Schniedewind (Humanistic and Multicultural Education/SUNY-New Paltz; Open Minds to Equality, 2006, etc.) and Sapon-Shevin (Inclusive Education/Syracuse Univ.; Widening the Circle: The Power of Inclusive Classrooms, 2007, etc.) curate a mixed bag of essays and stories on education that will resound with some readers but are unlikely to sway others.
Joining the swollen ranks of strident, well-intentioned books about the problems facing public schools is this collection by educators of their experiences with the downside of "market-driven initiatives." This loosely refers to standardized testing, both in quantity and in bearing on whether schools receive funding; merit pay; charter schools and their detriment to public schooling; and the sharp division across cultural lines observed in the effects of Race to the Top–style incentives. We learn of a superintendent faced with students wracked with anxiety over a mandatory test (some literally to the point of pulling out their hair) who, while empathizing with them and agreeing the pressure has become too intense, couldn’t do anything because "it's the law." Another story follows a teacher who quit a hard-won job with Teach for America in a high-poverty school, because there was no discussion of "institutionalized racism and classism as root causes of the achievement gap." Many of the pieces concern how we define excellence in academics—is it by intrinsic motivation in students, uniformity, rigor, specificity, or victory? At the strongest points in the collection, educators make solid, non-pedantic cases for a rethinking of local and national education standards. Other stories seem marginally related to the topic, serving as vehicles for various left-wing bugbears that, while worthy of discussion, limit the effectiveness of the book as a whole.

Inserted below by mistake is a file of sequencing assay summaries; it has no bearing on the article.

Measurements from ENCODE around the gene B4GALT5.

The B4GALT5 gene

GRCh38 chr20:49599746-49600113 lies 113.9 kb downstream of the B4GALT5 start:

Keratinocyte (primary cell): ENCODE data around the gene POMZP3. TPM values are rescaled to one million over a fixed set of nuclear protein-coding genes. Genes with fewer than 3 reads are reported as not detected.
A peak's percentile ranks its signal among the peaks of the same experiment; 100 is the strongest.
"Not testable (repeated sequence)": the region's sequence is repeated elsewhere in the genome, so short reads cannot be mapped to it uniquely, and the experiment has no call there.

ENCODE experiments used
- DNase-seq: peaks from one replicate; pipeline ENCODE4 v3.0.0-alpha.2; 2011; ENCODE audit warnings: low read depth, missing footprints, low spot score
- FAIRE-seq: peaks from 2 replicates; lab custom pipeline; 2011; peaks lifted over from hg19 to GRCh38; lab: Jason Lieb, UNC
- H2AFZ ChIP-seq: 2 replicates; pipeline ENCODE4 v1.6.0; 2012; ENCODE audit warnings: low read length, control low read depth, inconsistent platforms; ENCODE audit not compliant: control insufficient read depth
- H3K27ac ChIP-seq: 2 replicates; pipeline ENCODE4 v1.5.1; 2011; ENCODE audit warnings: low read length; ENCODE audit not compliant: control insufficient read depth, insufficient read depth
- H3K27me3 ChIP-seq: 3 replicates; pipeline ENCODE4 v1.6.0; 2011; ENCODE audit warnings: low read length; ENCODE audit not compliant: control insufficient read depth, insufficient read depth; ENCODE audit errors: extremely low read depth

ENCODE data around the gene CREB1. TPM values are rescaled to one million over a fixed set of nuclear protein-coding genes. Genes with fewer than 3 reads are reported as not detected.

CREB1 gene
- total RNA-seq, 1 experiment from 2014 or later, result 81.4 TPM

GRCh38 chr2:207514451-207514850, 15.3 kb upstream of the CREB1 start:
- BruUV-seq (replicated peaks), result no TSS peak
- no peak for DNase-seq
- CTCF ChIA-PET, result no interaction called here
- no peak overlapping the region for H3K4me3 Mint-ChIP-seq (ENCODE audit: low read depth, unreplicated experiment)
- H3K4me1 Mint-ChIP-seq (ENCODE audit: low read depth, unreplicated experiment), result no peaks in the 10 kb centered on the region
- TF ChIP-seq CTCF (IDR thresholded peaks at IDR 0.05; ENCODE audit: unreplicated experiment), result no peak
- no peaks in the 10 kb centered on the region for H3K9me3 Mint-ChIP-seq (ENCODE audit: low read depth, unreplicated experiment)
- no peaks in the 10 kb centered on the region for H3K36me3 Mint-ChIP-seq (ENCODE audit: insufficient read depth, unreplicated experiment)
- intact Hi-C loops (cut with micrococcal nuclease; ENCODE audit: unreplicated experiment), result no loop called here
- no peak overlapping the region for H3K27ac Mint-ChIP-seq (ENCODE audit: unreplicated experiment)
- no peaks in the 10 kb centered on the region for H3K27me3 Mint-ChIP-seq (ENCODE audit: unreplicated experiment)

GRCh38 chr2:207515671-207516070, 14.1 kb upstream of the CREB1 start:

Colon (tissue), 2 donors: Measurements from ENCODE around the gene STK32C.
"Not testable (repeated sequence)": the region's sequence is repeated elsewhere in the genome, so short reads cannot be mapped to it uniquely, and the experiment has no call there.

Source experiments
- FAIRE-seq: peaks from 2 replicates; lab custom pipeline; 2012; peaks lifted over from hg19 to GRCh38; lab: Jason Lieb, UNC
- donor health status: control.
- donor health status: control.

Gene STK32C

Like a spray of buckshot—some pieces hit the target, but the impact is limited.